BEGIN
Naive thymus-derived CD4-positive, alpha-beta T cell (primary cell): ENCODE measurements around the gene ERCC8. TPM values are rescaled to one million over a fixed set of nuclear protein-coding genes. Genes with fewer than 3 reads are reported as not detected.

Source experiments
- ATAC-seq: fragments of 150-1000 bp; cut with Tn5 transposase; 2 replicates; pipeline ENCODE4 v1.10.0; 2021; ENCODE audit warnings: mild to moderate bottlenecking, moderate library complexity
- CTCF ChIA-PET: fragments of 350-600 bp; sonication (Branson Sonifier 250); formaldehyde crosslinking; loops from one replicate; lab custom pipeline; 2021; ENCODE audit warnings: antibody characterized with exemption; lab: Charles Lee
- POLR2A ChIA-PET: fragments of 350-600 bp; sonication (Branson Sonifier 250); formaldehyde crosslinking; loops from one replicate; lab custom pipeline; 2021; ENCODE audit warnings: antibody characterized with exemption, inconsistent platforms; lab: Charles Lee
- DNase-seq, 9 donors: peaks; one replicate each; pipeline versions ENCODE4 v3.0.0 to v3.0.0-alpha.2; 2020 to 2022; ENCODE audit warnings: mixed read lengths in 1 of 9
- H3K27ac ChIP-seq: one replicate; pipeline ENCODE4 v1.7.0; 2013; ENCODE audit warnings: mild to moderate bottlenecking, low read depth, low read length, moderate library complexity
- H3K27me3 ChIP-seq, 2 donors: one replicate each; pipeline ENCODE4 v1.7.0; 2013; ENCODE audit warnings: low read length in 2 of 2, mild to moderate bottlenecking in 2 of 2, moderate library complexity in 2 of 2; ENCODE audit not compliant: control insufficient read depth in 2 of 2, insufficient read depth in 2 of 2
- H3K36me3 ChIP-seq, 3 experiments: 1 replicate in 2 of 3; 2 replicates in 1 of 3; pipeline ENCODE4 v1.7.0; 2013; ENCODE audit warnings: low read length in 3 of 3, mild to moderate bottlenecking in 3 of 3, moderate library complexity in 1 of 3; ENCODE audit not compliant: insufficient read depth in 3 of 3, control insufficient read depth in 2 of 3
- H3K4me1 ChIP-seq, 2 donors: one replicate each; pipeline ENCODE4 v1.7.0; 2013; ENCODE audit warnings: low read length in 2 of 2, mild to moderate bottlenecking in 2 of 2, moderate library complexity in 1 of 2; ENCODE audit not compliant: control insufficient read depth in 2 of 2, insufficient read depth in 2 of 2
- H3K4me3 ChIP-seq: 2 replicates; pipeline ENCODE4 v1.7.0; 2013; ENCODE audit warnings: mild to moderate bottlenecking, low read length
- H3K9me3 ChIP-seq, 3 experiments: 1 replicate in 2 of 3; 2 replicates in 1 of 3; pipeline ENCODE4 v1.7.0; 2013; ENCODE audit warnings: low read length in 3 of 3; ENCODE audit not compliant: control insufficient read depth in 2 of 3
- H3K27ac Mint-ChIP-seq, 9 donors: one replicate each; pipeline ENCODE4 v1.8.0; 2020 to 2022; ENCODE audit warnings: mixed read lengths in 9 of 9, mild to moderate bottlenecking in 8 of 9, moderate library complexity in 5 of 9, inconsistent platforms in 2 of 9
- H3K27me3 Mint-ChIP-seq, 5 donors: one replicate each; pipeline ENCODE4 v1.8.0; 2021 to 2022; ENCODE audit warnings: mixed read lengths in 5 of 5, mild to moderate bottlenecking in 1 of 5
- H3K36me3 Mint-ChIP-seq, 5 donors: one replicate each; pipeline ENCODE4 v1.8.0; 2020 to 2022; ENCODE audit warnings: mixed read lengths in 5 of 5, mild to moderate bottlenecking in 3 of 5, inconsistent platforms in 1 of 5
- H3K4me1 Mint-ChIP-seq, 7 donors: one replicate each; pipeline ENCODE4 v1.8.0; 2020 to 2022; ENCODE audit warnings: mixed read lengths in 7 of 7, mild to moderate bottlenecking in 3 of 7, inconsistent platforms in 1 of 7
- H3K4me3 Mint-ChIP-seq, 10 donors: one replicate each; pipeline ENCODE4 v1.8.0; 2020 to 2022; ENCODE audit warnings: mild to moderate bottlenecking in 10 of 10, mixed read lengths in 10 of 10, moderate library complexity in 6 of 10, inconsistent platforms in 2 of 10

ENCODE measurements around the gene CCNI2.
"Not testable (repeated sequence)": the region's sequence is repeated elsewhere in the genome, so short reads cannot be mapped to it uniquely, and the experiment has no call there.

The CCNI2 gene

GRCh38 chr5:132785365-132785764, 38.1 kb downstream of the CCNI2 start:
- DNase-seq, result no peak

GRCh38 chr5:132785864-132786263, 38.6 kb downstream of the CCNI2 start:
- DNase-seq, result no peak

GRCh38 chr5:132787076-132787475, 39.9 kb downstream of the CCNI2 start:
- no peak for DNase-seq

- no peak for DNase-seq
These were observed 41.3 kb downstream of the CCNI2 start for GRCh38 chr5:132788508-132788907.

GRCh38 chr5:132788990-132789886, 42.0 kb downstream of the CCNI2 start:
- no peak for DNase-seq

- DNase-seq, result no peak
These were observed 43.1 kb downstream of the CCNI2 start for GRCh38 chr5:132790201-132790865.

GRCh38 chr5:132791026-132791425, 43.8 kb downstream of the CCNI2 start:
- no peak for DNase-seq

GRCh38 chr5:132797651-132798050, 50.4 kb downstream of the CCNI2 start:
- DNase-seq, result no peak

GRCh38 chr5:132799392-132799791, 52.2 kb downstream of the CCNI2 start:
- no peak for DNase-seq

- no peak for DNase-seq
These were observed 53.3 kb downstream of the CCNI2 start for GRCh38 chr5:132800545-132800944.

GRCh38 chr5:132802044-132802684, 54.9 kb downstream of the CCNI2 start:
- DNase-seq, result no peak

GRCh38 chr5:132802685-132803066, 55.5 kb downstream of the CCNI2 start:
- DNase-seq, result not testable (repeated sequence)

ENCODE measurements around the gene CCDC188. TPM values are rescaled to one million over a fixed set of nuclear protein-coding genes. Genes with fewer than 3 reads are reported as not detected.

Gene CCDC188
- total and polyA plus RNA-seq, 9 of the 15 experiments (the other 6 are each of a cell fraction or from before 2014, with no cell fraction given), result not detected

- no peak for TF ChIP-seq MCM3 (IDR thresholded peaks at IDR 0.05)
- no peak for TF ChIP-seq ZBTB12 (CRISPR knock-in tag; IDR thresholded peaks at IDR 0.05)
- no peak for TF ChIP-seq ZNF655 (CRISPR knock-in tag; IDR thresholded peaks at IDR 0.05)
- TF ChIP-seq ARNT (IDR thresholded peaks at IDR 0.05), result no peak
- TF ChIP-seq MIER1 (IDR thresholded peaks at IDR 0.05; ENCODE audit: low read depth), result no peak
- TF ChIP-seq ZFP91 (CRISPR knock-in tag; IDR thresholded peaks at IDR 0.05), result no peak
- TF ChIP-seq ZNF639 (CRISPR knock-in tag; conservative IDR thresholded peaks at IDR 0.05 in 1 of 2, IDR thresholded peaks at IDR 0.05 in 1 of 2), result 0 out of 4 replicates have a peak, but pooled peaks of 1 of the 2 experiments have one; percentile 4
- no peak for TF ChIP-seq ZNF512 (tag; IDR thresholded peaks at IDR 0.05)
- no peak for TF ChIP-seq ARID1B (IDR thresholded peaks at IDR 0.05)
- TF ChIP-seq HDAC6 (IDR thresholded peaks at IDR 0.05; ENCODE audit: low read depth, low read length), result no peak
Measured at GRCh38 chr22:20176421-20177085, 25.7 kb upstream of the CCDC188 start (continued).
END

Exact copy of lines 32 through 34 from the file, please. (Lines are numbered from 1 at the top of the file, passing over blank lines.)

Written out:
These were observed 43.1 kb downstream of the CCNI2 start for GRCh38 chr5:132790201-132790865.

GRCh38 chr5:132791026-132791425, 43.8 kb downstream of the CCNI2 start:
- no peak for DNase-seq